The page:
Teaching computers to do biology

Machine learning is transforming biological and medical science, says Crick postdoc Andrew Steele.

Biology has long been the squishy science, dealing with the messy workings of cells, animals and people. But in the 21st Century, it’s increasingly a science driven by data. From DNA sequencing to microscope images and medical records, the challenge is making sense of this torrent of data, and using it to help us all live longer, healthier lives.

Enter machine learning, a toolbox of techniques that allows computers to make sense of huge datasets which would be too mind-boggling for any individual expert to grasp. Whilst techniques like ‘neural networks’, ‘random forests’ and ‘Markov chains’ might sound exotic, they’re actually surprisingly everyday. The phone in your pocket makes use of them all the time to do everything from recognising faces or voice commands, to helping you avoid traffic on your drive home. So what does facial recognition have to do with biology research?

Machine learning takes huge amounts of data and teaches a computer to emphasise the important parts whilst ignoring the irrelevant ones. This is the challenge which is common whether you’re a mobile phone manufacturer or a biologist: picking out the signal (like a voice asking to launch an app to book a taxi, or a DNA sequence crucial to understanding a disease) from the noise (perhaps literal noise in the bar you’re in or, in the biological case, the ‘noise’ of a load of other DNA sequences which aren’t important).

Model making

A traditional approach to many problems in science is to consult with experts, find out what factors might be most significant in a given situation and build a model by hand to predict whatever you’re interested in. A machine learning approach, by contrast, would just throw in all the information you have, and allow the computer to sift the important data from the background – often finding things which an experienced researcher might miss, simply because they’re unexpected.

My most recent project used machine learning to predict risk of death in patients with heart disease, and compared its accuracy against state-of-the-art expert-constructed models.

Firstly, machine learning did (slightly) better than the experts, outperforming the model we tested against by about 1%. Additionally, it also allowed us to identify variables which doctors might not have predicted. Along with factors like age and whether or not a patient smoked, my models pulled out a home visit from their GP as a good predictor – not something a cardiologist might say is important in the biology of heart disease, but perhaps a good indication that the patient is too unwell to make it to the doctor themselves, and a useful variable to help the model make accurate predictions.

A machine learning approach often finds things which an experienced researcher might miss, simply because they’re unexpected.

You can also use machine learning to answer far more fundamental questions in biology. I’ve used neural networks to try to work out where proteins bind to our DNA, and understand how different genes are turned on when they’re needed, and off when they’re not. Other researchers in the Crick use them to work out how proteins fold – a notoriously knotty problem which forms the very basis of the molecular workings of our cells.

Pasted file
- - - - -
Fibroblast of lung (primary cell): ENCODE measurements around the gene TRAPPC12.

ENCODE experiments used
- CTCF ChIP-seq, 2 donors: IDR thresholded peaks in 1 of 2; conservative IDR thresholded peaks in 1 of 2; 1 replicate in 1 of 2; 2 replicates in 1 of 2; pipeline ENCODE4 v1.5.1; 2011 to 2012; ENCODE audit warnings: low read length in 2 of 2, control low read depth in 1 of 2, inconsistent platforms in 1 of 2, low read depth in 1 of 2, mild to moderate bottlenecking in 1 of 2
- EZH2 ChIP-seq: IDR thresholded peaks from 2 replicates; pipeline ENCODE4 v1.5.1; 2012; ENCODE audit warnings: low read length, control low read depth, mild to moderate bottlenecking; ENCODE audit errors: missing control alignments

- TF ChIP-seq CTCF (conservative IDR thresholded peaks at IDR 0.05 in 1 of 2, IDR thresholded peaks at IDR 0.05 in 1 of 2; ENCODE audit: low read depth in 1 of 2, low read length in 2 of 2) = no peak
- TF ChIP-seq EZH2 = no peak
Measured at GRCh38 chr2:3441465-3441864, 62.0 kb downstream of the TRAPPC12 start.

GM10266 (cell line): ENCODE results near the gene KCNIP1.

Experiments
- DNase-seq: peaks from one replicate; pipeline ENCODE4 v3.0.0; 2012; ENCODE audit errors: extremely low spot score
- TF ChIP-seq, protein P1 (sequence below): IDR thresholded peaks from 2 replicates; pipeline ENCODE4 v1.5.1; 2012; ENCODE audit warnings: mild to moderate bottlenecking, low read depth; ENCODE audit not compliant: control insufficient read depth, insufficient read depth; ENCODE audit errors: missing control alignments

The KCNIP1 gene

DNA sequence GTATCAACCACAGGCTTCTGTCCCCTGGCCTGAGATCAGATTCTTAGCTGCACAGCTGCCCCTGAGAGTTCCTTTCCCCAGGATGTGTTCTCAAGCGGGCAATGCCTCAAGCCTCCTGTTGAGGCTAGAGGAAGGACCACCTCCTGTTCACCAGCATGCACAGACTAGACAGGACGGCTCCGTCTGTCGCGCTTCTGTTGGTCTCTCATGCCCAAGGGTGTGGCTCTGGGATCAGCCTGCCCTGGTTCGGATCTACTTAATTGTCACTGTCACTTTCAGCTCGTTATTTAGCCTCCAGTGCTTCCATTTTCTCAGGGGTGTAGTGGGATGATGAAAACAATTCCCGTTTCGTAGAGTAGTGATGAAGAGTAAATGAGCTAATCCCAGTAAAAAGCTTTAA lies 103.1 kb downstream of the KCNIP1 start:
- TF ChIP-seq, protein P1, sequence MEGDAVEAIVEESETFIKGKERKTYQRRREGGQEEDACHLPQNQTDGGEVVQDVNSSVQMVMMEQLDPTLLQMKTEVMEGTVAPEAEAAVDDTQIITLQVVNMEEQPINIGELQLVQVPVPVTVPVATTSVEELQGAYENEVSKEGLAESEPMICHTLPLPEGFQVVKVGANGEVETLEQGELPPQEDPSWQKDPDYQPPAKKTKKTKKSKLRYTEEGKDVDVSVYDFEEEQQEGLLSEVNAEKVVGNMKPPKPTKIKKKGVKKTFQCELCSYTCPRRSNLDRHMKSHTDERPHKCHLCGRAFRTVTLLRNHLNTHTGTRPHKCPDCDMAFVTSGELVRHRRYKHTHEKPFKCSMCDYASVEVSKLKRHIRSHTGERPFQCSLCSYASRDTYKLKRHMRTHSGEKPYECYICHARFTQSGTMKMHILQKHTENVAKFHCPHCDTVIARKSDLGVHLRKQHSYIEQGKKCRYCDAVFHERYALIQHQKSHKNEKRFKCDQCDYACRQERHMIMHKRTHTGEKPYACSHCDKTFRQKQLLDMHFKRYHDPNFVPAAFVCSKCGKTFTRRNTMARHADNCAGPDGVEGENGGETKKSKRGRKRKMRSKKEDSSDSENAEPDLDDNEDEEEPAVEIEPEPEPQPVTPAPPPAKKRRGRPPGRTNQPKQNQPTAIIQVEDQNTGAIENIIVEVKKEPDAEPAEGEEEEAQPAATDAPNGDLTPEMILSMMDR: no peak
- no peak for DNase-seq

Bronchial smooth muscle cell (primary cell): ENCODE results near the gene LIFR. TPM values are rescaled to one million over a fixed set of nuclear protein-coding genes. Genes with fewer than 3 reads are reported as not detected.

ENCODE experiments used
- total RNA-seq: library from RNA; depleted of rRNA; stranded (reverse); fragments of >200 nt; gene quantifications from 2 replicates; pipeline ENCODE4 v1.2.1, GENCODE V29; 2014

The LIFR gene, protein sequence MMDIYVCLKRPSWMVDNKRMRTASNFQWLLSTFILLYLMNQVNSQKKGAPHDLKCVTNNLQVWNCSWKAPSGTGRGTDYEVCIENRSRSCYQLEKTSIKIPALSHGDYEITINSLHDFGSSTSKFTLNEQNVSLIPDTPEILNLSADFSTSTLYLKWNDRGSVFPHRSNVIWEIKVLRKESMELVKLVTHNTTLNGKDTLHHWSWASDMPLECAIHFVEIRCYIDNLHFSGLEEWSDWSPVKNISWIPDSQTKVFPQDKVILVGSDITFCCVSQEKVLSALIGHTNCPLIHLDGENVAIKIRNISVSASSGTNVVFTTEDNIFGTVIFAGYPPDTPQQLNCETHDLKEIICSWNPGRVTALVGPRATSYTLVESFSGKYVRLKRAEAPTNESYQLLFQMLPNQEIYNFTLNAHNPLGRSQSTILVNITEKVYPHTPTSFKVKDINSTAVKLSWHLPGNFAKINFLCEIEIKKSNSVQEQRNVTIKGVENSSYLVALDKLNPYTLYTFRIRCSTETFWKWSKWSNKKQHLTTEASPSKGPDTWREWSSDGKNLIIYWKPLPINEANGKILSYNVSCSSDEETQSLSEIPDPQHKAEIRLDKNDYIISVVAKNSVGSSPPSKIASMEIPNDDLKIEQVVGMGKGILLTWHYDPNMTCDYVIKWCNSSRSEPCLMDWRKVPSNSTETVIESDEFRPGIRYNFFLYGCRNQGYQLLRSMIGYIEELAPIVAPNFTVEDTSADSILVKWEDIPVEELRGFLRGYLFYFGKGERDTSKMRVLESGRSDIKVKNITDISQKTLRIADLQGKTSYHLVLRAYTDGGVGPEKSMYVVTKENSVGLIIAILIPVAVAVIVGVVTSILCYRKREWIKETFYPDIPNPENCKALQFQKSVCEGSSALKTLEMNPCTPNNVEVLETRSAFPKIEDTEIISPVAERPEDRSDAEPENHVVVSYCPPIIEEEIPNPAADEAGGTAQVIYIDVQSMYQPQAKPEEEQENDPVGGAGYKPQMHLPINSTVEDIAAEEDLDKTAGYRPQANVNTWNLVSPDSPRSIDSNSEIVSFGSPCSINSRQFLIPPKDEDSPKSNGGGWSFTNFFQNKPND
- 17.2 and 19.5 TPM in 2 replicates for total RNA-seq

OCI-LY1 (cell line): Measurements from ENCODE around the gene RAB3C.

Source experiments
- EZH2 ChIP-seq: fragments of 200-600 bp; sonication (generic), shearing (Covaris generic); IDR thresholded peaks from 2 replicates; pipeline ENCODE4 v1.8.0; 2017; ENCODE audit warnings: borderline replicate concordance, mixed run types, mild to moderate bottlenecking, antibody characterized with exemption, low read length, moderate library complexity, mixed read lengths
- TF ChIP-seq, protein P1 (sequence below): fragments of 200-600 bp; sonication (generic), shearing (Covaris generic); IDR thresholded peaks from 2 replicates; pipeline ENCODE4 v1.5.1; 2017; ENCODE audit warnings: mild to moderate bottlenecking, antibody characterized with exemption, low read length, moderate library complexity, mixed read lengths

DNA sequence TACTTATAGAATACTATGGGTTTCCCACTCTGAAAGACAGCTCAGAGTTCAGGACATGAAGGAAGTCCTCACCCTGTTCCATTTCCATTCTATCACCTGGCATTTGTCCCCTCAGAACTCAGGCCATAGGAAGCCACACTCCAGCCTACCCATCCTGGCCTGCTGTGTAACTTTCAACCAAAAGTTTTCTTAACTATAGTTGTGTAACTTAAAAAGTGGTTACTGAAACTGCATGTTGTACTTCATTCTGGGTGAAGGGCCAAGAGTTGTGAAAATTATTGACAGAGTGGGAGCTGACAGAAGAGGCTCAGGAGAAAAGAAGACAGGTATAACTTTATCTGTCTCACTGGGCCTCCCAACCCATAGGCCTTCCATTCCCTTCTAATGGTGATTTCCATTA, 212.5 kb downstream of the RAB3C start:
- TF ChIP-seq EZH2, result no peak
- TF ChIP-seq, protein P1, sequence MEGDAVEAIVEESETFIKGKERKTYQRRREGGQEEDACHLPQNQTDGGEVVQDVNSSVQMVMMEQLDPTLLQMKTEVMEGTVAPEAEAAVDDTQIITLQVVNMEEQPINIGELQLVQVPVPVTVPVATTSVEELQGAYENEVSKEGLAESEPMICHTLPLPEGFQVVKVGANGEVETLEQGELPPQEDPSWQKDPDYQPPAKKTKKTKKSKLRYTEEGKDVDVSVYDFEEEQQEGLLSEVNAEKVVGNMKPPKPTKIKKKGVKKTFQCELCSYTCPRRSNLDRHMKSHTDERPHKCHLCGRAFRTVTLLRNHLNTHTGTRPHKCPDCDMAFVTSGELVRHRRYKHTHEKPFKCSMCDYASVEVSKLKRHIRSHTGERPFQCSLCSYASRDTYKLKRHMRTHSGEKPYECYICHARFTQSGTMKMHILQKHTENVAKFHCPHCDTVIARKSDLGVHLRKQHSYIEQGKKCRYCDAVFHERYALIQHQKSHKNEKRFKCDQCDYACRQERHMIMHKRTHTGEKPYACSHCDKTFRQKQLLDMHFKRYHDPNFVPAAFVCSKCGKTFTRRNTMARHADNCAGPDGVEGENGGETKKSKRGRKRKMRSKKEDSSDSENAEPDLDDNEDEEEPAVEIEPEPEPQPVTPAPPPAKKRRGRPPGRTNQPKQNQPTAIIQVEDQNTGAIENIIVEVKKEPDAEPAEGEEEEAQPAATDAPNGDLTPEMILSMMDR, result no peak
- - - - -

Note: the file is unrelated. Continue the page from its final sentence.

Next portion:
Neural networks are also very common in image recognition. This is how, when you do an image search online, the search engine can find you pictures of, say, cats – it can ‘look’ at an image, determine whether it contains a cat with incredible accuracy and, if so, deliver it to your browser. Image recognition technology also has huge potential in biology and medicine – whether identifying tiny structures within our cells, or helping doctors work out whether a tiny shadow on an X-ray is worth further investigation.

What’s inside the black box?

All of these models have one thing in common: they need huge amounts of data to train them. My model with patients’ medical records used over 500 measurements and diagnoses from about 80,000 patients. Online image recognition systems are often trained on millions of images so they can tell the cats and dogs from cars, buildings and ice creams. This is a common problem when applying machine learning – it often needs far more data than a traditional, handmade model to get good results.

Another difficulty can be in interpreting the outputs of machine learning. Models like neural networks are often accused of having an inscrutable internal structure, where an expert-built model has some kind of rationale behind its every component. If we want to truly understand biology, we need to be able to look inside the black box so we don’t end up making models which are incredibly accurate, but just as confounding as the messy living things they emulate.

Neural networks, random forests and their ilk nonetheless have huge potential. They allow researchers to get a rapid overview of the huge quantities of data which are becoming increasingly common in biology. We can now build models which are as good, or even better, than those constructed by people with expertise, but a lot more quickly and easily.

Machine learning is already in your pocket. It’s also making its way into a research paper, doctor’s surgery and hospital near you.

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